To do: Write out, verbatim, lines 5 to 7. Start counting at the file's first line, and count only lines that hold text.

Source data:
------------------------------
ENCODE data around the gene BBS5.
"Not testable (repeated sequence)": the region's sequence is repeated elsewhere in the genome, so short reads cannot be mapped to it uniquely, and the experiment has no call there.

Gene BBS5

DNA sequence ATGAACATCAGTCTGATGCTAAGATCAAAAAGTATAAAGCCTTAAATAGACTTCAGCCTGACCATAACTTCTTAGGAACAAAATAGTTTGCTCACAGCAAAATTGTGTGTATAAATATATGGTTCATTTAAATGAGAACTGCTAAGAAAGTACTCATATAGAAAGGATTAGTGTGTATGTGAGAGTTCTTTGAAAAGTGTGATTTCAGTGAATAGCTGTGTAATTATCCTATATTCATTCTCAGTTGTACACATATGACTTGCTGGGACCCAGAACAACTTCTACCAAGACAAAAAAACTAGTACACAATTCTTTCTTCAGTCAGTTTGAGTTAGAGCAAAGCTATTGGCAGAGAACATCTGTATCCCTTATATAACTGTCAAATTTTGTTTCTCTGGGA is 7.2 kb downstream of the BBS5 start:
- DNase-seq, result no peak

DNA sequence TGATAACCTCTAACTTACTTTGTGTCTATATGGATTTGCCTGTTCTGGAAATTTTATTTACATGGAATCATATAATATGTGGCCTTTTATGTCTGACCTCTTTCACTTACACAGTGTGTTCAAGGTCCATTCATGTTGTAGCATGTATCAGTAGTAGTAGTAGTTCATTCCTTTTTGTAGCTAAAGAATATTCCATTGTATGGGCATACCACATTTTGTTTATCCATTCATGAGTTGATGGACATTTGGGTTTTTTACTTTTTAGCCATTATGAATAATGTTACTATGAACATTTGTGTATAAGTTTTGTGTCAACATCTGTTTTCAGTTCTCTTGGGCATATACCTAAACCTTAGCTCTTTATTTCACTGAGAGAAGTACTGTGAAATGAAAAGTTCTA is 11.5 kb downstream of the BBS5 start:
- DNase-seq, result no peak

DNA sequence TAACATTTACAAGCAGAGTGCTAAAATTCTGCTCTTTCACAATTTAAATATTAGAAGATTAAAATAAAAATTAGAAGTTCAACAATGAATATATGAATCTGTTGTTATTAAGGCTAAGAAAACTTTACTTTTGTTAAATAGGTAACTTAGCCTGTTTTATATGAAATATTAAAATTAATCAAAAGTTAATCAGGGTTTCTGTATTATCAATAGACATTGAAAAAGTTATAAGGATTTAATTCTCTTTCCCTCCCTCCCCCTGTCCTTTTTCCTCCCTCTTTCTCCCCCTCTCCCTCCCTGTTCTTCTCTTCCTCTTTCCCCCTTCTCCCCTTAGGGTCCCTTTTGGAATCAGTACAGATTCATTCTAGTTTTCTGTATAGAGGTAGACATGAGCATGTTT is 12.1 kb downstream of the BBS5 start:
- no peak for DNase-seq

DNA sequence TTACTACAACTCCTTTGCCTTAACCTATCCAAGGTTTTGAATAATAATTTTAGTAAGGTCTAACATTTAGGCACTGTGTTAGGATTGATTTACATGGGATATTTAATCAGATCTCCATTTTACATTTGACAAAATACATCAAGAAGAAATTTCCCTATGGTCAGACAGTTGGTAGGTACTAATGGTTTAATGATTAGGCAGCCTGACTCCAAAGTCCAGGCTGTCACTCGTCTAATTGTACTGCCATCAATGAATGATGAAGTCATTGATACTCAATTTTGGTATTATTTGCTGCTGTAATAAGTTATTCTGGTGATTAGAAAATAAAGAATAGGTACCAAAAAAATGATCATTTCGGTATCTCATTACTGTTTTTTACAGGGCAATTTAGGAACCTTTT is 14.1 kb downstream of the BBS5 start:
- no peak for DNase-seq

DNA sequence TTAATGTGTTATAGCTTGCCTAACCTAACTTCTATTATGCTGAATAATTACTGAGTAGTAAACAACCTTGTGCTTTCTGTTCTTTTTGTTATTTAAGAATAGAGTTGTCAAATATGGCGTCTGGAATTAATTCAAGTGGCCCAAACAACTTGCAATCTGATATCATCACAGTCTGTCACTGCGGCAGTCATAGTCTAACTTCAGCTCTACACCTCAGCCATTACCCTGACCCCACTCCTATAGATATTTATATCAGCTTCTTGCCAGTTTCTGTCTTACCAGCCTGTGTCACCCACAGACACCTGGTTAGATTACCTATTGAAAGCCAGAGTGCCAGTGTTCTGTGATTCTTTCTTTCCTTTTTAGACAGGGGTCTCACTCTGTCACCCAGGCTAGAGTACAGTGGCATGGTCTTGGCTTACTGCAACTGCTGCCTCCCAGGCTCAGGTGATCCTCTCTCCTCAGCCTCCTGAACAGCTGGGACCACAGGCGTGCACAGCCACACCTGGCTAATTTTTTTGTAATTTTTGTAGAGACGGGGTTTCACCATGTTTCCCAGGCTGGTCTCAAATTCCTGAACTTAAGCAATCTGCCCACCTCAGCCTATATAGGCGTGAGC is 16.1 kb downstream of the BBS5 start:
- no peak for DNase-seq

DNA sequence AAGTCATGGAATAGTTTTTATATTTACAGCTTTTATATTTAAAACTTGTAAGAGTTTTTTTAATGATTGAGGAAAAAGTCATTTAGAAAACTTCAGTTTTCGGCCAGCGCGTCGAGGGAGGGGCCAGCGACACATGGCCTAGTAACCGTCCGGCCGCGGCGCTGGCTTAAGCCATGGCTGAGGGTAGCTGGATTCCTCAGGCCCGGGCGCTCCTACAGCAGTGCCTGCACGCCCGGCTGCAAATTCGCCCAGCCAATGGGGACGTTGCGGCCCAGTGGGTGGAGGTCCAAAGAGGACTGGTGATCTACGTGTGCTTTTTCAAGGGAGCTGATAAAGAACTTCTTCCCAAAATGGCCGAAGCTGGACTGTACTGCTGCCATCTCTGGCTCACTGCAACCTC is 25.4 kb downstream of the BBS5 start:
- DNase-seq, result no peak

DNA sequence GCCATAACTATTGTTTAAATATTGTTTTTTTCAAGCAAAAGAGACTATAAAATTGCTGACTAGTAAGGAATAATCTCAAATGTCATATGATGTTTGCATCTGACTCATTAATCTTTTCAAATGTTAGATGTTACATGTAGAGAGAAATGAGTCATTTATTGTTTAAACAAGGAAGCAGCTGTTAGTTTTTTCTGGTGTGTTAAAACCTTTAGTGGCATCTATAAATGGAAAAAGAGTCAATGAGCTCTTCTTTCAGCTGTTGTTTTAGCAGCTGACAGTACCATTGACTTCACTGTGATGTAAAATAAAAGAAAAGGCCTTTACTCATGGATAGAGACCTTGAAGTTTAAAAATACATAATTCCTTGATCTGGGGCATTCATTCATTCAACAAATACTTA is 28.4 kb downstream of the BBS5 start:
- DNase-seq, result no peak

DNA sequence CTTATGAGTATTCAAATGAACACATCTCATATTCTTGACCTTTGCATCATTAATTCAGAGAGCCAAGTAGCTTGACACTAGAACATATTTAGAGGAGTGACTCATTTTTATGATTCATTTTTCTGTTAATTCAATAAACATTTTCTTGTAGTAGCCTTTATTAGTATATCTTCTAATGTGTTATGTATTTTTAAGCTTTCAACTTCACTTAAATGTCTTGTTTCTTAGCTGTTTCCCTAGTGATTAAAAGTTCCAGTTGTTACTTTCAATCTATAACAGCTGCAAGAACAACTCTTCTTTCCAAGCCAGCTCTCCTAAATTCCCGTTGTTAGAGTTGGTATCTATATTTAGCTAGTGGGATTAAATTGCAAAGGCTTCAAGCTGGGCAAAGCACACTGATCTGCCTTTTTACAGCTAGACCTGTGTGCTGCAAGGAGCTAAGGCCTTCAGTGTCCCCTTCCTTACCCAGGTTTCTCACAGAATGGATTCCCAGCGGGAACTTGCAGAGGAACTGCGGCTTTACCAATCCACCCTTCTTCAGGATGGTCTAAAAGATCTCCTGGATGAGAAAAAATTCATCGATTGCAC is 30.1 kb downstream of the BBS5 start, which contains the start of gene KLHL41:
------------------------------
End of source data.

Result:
- DNase-seq, result no peak

DNA sequence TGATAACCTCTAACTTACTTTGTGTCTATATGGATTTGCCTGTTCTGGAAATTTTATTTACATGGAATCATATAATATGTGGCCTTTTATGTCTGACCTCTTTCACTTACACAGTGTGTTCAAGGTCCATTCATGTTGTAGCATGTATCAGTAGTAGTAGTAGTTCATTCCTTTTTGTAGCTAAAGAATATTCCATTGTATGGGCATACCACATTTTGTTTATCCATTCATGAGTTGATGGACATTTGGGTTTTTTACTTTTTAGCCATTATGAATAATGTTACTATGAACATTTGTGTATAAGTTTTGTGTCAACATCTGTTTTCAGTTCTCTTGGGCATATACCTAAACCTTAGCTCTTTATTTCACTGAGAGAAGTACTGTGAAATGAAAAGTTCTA is 11.5 kb downstream of the BBS5 start:
- DNase-seq, result no peak